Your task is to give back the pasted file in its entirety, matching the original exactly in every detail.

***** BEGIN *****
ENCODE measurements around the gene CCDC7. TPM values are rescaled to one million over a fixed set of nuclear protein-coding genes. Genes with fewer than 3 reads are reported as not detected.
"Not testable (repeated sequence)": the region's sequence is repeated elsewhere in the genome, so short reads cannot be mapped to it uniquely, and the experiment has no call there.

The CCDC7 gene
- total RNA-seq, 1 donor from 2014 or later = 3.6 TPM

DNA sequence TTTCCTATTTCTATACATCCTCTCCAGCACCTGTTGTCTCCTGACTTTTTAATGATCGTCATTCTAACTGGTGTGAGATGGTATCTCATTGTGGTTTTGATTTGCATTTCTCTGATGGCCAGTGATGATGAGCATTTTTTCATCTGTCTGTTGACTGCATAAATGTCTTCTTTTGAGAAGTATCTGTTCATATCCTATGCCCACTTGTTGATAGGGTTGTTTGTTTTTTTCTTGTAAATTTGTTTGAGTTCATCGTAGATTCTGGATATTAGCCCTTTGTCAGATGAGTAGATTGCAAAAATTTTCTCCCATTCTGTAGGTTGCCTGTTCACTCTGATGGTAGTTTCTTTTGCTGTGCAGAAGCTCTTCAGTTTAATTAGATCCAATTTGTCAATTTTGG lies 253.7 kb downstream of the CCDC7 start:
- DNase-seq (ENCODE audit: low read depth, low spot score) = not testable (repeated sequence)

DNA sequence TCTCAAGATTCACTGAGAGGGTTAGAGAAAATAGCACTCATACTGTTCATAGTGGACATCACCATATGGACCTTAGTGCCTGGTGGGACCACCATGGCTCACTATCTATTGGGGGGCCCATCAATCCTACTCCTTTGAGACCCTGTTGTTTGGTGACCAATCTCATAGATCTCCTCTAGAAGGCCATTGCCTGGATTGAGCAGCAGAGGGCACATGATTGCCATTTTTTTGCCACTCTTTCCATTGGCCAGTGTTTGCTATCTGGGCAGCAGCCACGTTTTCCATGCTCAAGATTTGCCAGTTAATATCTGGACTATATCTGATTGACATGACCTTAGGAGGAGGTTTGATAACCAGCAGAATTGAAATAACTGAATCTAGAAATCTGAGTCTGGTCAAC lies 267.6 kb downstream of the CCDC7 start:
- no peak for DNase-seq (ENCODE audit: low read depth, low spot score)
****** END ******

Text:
ENCODE measurements around the gene CCDC7. TPM values are rescaled to one million over a fixed set of nuclear protein-coding genes. Genes with fewer than 3 reads are reported as not detected.
"Not testable (repeated sequence)": the region's sequence is repeated elsewhere in the genome, so short reads cannot be mapped to it uniquely, and the experiment has no call there.

The CCDC7 gene
- total RNA-seq, 1 donor from 2014 or later = 3.6 TPM

DNA sequence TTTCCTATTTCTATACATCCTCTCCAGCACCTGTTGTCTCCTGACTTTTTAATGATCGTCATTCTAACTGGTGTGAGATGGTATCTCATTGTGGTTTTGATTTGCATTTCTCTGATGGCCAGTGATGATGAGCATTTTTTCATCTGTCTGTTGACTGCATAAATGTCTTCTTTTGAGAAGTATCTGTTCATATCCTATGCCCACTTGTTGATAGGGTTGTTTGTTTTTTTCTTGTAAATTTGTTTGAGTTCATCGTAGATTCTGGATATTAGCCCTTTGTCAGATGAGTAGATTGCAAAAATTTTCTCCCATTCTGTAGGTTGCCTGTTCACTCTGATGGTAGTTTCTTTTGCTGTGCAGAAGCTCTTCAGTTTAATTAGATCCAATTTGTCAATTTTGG lies 253.7 kb downstream of the CCDC7 start:
- DNase-seq (ENCODE audit: low read depth, low spot score) = not testable (repeated sequence)

DNA sequence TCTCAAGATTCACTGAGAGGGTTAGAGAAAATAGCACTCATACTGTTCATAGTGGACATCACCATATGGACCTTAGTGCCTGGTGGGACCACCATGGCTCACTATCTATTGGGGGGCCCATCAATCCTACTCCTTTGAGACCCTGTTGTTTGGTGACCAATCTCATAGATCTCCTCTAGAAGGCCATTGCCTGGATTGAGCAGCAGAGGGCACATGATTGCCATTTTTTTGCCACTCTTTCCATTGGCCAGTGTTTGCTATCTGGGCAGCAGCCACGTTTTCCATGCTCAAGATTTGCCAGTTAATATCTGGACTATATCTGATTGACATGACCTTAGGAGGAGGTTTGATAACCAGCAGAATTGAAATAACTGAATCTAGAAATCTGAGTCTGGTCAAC lies 267.6 kb downstream of the CCDC7 start:
- no peak for DNase-seq (ENCODE audit: low read depth, low spot score)